Workers' rights activists return to Plaza to protest Sodexo

A small group of George Mason University students took to the North Plaza on Thursday to protest food service provider Sodexo’s allegedly abusive workplace practices.

Mason was the site of several large-scale student and worker protests last spring and fall.

The protesters, about 10 of whom carried signs and passed out fliers, represented Students for Workers’ Rights (SWR), a group which the university does not officially recognize as a student organization.

Students for Workers’ Rights is affiliated with United Students Against Sweatshops (USAS), a national campus movement.

The protesters cited low wages, among other concerns including safety and healthcare, as motivating them to take action.

“Workers work up to 16 hours a day and some of them make less than $18,000 a year,” said Emily Miles, an undeclared sophomore and leader of the SWR. “We’re a university, a place to learn and grow. We shouldn’t have corruption and people who work here should be making living wages.”

Other group members echoed Miles’s concerns.

“Many workers are paid minimum wage, and it’s not just students working there; these people actually have families,” said Evelin España, a freshman biology major. “Minimum wage is not going to cut it for a family of four.”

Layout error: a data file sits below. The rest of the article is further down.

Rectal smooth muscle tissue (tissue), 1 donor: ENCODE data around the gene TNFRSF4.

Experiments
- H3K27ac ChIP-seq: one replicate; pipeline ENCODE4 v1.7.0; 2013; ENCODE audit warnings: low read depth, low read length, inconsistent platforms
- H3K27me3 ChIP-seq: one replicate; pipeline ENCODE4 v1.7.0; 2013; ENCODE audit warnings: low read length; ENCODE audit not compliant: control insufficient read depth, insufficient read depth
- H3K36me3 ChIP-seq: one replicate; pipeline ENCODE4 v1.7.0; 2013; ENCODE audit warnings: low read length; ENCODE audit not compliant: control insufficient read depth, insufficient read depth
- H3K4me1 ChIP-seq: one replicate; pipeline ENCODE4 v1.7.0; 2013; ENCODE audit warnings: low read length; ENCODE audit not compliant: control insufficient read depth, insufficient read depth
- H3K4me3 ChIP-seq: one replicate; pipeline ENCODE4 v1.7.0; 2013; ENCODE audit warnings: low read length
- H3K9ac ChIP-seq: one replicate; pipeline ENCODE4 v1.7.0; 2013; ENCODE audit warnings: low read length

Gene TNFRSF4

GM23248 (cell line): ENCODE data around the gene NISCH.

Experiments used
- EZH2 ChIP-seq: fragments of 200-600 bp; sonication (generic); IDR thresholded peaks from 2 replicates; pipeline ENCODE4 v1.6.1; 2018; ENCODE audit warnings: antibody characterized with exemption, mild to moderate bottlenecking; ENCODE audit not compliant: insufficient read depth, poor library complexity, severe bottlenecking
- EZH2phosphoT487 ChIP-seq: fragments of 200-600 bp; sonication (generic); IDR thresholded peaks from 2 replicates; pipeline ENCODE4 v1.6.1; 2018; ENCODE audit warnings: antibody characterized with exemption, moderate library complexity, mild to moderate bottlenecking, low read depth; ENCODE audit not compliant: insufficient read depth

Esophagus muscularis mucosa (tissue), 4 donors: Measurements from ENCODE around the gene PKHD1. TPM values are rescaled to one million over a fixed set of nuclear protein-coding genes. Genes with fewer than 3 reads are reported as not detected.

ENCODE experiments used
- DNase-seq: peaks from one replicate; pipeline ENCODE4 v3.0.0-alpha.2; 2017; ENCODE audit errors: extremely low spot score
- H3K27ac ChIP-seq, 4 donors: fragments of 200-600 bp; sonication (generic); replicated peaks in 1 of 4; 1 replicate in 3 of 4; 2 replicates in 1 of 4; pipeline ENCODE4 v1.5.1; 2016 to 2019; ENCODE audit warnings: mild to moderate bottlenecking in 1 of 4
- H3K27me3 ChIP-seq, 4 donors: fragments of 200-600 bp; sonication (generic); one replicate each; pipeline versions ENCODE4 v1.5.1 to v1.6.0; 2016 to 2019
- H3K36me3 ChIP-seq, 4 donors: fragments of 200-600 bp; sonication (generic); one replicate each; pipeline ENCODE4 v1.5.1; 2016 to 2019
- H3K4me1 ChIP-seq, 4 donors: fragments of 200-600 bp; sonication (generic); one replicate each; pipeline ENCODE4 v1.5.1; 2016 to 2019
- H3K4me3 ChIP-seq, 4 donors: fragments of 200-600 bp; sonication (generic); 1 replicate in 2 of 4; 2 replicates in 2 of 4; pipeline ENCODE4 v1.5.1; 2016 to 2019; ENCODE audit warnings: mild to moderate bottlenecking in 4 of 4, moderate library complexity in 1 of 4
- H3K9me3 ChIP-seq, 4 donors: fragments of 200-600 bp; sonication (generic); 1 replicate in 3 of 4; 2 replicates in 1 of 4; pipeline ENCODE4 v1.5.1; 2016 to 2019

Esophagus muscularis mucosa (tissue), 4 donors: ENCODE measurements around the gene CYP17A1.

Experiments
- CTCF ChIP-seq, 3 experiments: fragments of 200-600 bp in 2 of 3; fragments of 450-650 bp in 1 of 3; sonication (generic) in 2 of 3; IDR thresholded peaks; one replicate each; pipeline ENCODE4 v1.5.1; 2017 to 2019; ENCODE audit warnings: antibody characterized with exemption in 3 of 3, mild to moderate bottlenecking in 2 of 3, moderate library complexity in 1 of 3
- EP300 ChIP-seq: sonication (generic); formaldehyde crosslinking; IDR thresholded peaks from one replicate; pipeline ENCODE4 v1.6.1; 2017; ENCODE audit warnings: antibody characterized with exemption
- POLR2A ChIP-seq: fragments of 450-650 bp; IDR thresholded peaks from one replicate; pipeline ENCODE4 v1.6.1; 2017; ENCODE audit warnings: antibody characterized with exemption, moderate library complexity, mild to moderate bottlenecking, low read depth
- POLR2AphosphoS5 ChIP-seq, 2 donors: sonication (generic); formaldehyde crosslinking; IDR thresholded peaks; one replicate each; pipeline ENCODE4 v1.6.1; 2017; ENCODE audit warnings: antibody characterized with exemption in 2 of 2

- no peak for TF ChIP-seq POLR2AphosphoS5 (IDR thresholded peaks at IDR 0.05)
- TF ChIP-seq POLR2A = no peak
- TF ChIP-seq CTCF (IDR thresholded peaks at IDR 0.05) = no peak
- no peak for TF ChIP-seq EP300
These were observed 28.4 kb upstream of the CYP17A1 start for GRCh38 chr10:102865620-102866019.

España went on to say that the Sodexo employees should be embraced as members of the George Mason community.

“The workers are like Mason family,” España explained. “Our moms and dads aren’t here, so they’re like our moms and dads. Just because they’re workers doesn’t mean they don’t have the same rights as everyone else. Mason Patriots are Mason Patriots.”

Students walking past were generally supportive, though at least one said the workers’ complaints were unfounded.

“If someone is willing to work for it, it’s a fair wage,” said senior economics major Trevor Dawes. “If the workers don’t want to work for what Sodexo is paying, they won’t and someone else will. If they think they’re being abused then they shouldn’t work for Sodexo. No one’s forcing them to. I don’t think they have any room to complain.”

Representatives from two official student organizations, Joe Gallant of the College Democrats and Andrea Filsen of the Hispanic Students Association, indicated that their respective groups would take action to support the Sodexo workers.

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